ADOLESCENT DEPRESSION

    By Sallie P. Mink, R.N
    Program Coordinator, DRADA

The teenage years are a time of great change. We know that. They are a time for testing authority and experimenting with various roles in various social situations as well as coping with academic pressures and parental expectations. We know that, too; and consequently we tend to view the often labile moods and behavior of teens as simply "phases they are going through"--that is, as normal teenage behavior that will eventually resolve itself. We tend to overlook the fact that frequently the moods and behavior mask an underlying depressive illness. As a result, clinical depression and manic depression among young people of this age are largely under diagnosed.

Studies indicate that about 5 percent of young people between the ages of 14 and 18 suffer from clinical depression or manic-depressive illness. This means that right now, over one million American adolescents are walking around with a depressive illness. Unfortunately, the same studies indicate that only 20 percent of these young people will be diagnosed, and even fewer will receive appropriate treatment. For the majority, this lack of adequate treatment leads to poor grades in school, truancy, eating disorders, alcohol and drug abuse, and often-ultimately-to suicide. In fact, suicide has become the second leading cause of death among this age group. And, although the leading cause of death is automobile accidents, some of these fatal accidents are actually thought to be successful suicide attempts. Many are related to drugs and alcohol.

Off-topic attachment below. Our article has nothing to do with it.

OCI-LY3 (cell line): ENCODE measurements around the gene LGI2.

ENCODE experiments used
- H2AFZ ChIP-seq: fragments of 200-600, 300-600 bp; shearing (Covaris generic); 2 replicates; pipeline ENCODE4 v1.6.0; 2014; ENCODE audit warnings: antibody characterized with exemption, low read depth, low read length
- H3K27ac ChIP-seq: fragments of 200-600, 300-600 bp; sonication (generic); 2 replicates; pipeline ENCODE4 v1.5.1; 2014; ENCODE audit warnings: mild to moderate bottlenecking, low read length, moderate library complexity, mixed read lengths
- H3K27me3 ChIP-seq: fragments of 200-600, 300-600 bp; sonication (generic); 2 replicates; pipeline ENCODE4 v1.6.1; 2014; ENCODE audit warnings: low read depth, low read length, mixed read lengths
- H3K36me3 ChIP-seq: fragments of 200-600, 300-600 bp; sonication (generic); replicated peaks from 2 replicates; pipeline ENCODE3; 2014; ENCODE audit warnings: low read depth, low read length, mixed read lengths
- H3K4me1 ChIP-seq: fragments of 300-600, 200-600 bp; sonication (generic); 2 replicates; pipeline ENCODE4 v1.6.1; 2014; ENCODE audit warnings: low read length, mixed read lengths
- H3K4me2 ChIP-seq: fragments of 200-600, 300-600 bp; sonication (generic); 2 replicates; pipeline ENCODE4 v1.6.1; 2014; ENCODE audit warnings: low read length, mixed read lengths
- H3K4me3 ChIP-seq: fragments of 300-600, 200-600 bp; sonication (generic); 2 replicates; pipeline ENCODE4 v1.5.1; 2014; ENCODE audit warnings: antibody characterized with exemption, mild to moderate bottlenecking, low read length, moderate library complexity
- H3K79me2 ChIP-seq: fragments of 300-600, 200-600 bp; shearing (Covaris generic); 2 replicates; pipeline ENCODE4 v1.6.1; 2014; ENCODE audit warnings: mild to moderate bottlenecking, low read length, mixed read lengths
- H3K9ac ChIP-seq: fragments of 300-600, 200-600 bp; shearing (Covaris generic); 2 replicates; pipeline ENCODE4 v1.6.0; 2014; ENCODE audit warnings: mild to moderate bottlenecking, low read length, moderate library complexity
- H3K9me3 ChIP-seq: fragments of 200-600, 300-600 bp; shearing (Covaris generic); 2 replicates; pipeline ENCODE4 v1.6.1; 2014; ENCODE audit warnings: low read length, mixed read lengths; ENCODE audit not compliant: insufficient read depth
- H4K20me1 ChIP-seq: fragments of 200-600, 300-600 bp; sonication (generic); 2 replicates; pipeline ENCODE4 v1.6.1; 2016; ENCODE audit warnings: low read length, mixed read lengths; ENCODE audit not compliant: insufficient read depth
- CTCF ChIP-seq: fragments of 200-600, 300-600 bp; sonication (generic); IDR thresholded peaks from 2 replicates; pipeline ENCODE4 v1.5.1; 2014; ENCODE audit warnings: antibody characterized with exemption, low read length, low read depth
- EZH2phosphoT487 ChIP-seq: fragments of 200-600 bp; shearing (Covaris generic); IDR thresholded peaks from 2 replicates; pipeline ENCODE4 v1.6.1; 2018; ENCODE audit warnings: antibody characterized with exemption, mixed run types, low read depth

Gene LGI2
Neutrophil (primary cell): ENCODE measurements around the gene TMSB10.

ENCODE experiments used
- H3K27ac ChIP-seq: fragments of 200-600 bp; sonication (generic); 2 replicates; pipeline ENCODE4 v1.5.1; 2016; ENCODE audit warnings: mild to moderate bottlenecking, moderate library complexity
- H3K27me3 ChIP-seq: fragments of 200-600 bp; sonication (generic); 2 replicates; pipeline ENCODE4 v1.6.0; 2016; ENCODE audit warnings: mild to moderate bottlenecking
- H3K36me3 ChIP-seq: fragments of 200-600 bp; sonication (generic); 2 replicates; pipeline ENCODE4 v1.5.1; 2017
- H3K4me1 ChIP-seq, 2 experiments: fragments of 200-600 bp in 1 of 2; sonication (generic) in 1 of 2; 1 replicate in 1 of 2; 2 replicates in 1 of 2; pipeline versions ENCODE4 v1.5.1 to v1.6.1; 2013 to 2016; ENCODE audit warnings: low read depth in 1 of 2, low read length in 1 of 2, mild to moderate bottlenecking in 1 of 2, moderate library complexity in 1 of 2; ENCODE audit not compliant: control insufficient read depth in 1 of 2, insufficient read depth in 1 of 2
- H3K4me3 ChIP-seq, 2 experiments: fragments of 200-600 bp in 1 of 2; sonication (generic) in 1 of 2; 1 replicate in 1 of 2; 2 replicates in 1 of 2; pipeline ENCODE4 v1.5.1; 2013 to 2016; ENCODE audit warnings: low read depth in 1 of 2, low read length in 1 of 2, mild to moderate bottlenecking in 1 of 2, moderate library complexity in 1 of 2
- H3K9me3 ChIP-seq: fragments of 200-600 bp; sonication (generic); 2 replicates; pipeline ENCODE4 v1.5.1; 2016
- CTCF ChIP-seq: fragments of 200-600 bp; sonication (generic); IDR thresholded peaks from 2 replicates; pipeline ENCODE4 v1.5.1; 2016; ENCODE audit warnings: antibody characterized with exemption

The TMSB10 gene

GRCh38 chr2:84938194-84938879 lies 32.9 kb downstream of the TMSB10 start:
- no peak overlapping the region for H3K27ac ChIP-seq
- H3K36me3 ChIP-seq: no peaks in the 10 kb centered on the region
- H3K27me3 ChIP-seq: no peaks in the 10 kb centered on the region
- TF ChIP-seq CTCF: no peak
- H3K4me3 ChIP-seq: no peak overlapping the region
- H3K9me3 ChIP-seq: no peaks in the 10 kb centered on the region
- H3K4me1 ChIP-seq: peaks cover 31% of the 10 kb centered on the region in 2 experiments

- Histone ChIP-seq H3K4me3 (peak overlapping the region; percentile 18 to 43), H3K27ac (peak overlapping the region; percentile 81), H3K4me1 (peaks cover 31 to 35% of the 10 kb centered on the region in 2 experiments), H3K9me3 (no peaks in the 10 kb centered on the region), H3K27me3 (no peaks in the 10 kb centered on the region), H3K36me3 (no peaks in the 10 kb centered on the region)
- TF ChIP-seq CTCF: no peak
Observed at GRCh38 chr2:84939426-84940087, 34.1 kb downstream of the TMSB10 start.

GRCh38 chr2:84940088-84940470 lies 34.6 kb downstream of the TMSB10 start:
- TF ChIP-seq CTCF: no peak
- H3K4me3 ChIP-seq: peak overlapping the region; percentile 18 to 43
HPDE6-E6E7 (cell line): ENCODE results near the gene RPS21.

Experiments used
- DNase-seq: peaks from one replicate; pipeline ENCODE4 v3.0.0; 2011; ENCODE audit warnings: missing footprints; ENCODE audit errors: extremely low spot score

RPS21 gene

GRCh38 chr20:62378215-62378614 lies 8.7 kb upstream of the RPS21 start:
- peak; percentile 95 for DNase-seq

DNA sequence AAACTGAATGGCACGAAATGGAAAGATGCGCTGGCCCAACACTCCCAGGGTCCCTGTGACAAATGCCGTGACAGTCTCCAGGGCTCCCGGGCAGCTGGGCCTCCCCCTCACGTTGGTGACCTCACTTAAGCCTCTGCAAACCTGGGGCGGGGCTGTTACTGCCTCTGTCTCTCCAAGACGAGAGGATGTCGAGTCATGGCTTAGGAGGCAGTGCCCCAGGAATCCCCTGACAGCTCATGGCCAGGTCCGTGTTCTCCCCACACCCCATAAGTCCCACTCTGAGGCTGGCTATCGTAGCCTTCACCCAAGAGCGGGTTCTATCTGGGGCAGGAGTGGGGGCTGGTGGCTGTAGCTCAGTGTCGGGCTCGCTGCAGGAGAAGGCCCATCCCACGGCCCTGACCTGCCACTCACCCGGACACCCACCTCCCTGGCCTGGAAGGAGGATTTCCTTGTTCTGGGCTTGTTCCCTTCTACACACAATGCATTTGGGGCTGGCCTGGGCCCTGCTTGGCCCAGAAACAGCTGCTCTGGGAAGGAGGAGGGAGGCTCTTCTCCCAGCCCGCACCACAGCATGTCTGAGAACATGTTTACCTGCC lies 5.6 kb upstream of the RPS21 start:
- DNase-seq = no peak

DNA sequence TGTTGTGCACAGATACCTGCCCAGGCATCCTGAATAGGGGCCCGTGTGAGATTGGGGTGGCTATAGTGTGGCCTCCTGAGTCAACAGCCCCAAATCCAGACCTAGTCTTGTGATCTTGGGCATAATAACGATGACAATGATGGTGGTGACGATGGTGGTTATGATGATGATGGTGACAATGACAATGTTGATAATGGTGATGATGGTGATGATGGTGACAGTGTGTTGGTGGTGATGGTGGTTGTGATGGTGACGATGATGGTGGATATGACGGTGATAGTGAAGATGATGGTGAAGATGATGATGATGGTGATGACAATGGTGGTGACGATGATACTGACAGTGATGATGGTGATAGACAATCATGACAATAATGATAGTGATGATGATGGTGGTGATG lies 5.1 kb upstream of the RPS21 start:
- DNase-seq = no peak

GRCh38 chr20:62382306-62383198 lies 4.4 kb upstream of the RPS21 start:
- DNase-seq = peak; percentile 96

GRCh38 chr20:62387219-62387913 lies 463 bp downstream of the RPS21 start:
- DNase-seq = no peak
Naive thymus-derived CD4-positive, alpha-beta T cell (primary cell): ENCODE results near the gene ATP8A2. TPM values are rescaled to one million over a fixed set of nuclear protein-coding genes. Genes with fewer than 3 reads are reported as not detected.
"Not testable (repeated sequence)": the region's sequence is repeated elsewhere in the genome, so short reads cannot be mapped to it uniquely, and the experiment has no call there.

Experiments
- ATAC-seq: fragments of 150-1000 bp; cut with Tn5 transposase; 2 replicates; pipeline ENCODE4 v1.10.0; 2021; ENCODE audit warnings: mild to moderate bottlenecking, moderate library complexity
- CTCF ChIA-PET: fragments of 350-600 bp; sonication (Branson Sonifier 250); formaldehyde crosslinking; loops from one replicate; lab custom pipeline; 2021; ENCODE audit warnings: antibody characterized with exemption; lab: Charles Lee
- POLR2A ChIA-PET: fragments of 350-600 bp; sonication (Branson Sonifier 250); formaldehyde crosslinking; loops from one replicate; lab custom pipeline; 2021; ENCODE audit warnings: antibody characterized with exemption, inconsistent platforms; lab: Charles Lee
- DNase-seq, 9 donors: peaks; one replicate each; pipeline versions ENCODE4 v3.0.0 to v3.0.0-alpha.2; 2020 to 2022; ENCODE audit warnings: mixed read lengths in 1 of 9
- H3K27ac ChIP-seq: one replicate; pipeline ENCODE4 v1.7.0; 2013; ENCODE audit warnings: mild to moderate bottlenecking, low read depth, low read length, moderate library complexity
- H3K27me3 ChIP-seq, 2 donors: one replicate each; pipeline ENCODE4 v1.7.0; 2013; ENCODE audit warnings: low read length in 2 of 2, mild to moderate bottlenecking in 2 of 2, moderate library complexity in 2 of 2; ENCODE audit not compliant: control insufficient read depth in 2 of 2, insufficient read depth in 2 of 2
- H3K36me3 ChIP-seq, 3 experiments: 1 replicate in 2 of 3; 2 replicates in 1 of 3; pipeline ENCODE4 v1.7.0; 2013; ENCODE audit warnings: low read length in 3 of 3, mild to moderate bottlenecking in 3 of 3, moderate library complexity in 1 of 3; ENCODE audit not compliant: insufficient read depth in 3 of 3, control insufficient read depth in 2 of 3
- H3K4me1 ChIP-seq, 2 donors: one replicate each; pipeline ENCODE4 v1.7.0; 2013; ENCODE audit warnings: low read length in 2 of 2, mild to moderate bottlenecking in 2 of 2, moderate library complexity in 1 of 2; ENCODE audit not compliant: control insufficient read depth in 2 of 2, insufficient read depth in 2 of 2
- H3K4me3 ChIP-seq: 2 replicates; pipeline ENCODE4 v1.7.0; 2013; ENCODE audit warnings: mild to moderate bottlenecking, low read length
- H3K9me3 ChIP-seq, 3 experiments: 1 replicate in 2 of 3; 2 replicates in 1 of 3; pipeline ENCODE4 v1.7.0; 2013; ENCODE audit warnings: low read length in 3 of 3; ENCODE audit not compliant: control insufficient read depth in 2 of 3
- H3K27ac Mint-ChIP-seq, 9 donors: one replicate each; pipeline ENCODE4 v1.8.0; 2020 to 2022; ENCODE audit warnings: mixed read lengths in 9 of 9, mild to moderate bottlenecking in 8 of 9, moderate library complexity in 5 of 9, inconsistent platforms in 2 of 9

SYMPTOMS TO LOOK FOR:

  • Depressed mood (life seems sad, blah, empty)
  • Marked decrease in interest or pleasure in almost all activities
  • Significantly less or more appetite (anorexia and bulimia can be signs that mask a depression)
  • Sleeping more than usual, or inability to sleep
  • Noticeable slowing of speech or movements, or inability to sit still
  • Fatigue, loss of energy
  • Feeling of worthlessness or extreme guilt
  • Difficulties in thinking or concentrating (grades may drop significantly)
  • Frequent thoughts of death or suicide (most doctors agree that such thoughts, all by themselves, are sufficient reason to seek help)

The toll taken by depressive illness doesn't end with the teenage years. Left untreated, the illness can recur throughout life, leading to broken families, disrupted careers, and checkered, unfulfilled lives.